The **inflection points calculator** works by finding the point of inflection for the given function and using the proper mathematical steps to find the inflection points of the curve.

The usage and functionality of this calculator will be cleared when you have an understanding of some basic concepts.

### What Is an Inflection Point?

The** inflection point** or point of inflection is a point on a curve of a function at which the curvature changes its direction or sign. It is also known as **flex **or **inflection**. At this point, the concavity of the function changes.

#### What Is the Concavity Function?

The concavity of a function is the convex shape formed when the curve of a function bends. There are two types of concavities in a graph i.e. concave up and concave down.

### How To Calculate the Inflection Point

The calculator determines the inflection point of the given point by following the steps mentioned below:

It takes the function from the user as input. Then it takes the **first derivative** of the entered function concerning the variable of the given function.

Then it performs the **second derivative** of the function and then it also solves the third derivative of the function. It confirms that the third derivative is not equal to zero.

Next, it makes the **third derivative** of the function equal to zero and finds the value of the variable. For knowing the maximum and minimum values it substitutes the value of the variable in the third derivative.

Now it replaces the value of the variable in the given function to find the value of the y coordinate, so the **inflection point** will be the obtained value from the function.

## Solved Examples

For a better understanding of the Inflection Calculator, the following examples are solved step by step.

### Example 1

Determine the point of inflection for the given function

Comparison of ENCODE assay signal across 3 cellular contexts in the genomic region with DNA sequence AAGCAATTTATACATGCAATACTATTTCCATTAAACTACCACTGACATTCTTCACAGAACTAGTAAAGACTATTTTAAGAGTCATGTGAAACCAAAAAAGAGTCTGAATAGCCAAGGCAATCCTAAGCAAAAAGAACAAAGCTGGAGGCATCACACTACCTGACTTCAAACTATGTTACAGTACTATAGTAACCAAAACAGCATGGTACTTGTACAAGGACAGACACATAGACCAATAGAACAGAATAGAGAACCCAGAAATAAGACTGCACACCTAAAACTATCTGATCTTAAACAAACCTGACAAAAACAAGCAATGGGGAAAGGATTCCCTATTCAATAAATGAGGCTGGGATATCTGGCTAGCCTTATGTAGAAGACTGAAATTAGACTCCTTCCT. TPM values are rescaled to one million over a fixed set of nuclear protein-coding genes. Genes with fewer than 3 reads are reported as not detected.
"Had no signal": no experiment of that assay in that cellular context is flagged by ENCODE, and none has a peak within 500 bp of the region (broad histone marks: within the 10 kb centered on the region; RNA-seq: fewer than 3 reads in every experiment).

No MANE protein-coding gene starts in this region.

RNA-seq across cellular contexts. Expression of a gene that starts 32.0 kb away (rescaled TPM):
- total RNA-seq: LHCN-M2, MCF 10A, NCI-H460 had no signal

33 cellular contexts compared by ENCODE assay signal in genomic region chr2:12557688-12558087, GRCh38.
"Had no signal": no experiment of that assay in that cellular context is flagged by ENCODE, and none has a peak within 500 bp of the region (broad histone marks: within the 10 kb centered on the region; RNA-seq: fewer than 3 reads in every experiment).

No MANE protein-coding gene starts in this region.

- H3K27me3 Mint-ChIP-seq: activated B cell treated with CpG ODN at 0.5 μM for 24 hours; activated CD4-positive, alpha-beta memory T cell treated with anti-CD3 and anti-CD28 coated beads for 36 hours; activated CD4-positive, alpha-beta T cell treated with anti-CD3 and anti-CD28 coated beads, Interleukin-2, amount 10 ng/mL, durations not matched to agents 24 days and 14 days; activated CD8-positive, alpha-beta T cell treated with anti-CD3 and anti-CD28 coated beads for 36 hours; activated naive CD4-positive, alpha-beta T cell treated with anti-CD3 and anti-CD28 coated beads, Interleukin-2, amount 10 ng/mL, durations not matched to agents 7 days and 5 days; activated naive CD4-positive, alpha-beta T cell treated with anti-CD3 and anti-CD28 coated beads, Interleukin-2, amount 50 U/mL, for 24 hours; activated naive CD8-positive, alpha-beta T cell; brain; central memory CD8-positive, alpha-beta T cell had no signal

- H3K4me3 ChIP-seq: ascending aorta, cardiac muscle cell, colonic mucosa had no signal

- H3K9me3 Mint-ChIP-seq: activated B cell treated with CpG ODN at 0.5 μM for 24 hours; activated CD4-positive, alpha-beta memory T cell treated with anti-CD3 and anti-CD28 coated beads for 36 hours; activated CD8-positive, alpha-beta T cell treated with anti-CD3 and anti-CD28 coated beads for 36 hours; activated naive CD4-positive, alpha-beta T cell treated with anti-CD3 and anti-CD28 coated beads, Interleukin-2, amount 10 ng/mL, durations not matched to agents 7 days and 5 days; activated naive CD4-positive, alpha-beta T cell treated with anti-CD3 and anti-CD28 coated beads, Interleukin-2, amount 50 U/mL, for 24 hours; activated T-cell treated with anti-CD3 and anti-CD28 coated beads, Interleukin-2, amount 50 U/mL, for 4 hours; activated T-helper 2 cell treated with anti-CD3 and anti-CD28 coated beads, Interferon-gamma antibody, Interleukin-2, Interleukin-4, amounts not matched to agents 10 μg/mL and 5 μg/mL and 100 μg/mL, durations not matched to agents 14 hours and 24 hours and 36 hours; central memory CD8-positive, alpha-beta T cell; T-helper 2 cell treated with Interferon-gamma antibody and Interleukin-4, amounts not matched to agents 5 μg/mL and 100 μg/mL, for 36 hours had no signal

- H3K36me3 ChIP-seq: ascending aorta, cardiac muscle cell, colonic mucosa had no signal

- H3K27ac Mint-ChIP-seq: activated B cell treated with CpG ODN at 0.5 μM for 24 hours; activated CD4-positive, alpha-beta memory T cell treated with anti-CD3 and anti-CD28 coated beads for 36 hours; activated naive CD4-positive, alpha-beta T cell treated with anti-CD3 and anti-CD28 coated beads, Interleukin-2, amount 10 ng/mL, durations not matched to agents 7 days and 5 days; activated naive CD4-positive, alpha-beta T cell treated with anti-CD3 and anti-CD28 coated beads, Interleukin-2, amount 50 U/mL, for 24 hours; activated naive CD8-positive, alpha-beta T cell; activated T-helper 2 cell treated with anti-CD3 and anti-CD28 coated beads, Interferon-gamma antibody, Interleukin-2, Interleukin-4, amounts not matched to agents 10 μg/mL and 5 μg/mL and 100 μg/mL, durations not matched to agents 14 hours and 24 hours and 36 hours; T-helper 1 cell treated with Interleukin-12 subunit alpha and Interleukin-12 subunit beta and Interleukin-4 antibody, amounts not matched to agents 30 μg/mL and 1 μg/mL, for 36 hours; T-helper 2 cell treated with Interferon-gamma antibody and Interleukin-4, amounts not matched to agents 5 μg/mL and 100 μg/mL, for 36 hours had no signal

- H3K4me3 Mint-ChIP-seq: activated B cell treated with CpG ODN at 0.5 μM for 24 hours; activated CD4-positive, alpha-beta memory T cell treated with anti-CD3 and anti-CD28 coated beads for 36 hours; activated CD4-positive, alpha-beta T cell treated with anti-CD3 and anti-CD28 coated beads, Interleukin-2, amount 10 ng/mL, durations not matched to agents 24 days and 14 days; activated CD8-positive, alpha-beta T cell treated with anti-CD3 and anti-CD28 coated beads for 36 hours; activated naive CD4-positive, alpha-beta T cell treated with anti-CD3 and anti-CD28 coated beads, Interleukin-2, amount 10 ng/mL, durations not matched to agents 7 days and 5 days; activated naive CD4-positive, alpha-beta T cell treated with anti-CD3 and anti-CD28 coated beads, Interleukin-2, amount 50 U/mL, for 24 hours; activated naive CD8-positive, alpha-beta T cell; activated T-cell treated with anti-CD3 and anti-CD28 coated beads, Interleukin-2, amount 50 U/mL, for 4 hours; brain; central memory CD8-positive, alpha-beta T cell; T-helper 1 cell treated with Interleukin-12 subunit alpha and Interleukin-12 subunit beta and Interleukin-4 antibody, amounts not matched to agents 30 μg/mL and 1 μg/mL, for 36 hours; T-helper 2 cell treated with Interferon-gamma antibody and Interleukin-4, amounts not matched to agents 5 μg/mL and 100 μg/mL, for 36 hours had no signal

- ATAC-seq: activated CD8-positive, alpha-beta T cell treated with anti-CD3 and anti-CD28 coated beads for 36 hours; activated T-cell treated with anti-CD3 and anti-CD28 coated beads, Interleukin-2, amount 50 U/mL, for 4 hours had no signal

**f(x) = x^3 + 2**

### Solution

Given equation is:

**y = f(x) = x^3 + 2**

First, it calculates the first derivative:

**fâ€™(x) = 3x^2**

Now, the second derivative:

**fâ€™â€™(x) = 6x**

Lastly, the third derivative:

**fâ€™â€™â€™(x) =Â 6**

It makes the second derivative equal to zero as:

**6x = 0**

**x = 0**

Now, it puts the value of x in the given function to find the value of y as:

**y = 0^3 + 2**

**y = 2**

### Result

So the points of inflection are** (0, 2).**

#### Graph

### Example 2

Determine the point of inflection for the given function

**f(x) = x^4 – 24x^2 + 11**

### Solution

Given equation is:

**y = f(x) = x^4 – 24x^2 + 11**

First, it calculates the first derivative:

**fâ€™(x) = 4x^3 – 48x**

Now, the second derivative:

**fâ€™â€™(x) = 12x^2 – 48**

Lastly, the third derivative:

**fâ€™â€™â€™(x) =Â 24x**

It makes the second derivative equal to zero as:

**12x^2 – 48 = 0**

**x = Â± 2**

Now, it puts the values of x in the given function one by one to find the value of y as:

For x = 2 :

**y = 2^4 – 24(2^2) + 11**

**y = -69**

For x = -2

**y = (-2)^4 – 24(-2^2) + 11**

**y = -69**

### Result

So the points of inflection are **(2, -69)** and **(-2, -69).**

#### Graph

*All the mathematical images/graphs are created using GeoGebra.*